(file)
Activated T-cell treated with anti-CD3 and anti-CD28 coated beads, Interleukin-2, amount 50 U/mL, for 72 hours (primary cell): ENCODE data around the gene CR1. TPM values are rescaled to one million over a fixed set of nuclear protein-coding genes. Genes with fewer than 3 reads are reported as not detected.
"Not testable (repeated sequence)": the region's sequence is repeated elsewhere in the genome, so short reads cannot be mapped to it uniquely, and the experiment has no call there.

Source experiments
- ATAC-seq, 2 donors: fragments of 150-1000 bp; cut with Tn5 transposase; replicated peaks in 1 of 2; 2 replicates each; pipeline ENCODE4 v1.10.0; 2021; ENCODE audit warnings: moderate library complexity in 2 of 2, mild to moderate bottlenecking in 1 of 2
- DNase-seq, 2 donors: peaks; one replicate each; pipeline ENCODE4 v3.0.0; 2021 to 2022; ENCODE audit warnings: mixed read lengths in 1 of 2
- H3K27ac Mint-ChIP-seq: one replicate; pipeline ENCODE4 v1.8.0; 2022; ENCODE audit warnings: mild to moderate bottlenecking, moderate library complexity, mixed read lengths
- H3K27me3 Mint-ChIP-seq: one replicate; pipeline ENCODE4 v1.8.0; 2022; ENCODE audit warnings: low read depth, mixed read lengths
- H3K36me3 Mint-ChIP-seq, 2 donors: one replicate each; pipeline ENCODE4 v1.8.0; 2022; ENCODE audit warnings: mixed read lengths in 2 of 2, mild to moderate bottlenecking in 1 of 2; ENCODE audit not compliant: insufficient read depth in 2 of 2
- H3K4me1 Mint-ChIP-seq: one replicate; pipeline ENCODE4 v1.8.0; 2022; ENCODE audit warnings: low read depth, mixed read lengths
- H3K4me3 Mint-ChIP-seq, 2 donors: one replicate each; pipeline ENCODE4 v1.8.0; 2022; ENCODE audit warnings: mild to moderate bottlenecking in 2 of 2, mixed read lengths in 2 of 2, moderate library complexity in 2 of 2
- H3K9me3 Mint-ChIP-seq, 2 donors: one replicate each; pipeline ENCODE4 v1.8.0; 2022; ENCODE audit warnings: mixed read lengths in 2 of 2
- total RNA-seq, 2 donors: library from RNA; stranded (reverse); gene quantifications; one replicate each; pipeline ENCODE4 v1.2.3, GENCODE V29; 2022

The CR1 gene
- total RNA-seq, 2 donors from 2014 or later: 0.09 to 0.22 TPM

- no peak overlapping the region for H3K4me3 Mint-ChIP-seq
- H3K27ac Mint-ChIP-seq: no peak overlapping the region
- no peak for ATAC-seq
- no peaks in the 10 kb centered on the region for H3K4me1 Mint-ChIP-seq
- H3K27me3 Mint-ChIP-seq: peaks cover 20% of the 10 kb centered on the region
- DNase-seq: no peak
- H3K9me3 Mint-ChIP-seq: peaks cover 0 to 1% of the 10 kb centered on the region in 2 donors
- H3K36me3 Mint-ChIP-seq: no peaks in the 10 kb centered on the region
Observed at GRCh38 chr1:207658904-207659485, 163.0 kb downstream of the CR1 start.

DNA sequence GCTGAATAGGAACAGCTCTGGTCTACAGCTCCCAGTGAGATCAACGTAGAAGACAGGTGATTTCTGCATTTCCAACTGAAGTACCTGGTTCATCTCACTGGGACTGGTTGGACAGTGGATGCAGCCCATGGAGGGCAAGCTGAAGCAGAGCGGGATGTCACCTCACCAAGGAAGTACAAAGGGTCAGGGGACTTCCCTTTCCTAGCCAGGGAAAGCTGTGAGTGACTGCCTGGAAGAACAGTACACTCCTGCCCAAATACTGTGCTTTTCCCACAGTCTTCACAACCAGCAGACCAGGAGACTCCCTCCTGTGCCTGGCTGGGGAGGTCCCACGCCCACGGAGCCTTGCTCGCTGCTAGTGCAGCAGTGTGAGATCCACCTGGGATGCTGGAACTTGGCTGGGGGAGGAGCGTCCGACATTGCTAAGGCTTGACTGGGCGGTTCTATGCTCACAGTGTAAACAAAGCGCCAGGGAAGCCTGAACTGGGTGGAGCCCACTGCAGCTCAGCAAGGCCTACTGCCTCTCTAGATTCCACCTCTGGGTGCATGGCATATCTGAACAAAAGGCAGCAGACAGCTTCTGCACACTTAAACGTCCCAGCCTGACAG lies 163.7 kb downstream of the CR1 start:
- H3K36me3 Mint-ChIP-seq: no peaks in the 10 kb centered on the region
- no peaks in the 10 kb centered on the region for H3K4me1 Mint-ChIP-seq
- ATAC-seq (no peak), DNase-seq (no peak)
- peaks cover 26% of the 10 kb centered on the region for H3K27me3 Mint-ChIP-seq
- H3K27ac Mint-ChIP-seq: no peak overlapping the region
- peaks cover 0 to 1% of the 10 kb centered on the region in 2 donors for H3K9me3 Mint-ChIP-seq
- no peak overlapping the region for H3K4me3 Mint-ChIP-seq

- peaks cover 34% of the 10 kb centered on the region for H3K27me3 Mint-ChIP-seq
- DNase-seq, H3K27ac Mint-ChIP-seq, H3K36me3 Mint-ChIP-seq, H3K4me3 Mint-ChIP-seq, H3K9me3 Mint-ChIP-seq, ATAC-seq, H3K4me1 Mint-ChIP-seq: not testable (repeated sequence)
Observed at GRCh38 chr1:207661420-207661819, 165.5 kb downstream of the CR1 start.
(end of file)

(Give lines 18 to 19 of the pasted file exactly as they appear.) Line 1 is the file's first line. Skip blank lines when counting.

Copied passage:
- no peaks in the 10 kb centered on the region for H3K4me1 Mint-ChIP-seq
- H3K27me3 Mint-ChIP-seq: peaks cover 20% of the 10 kb centered on the region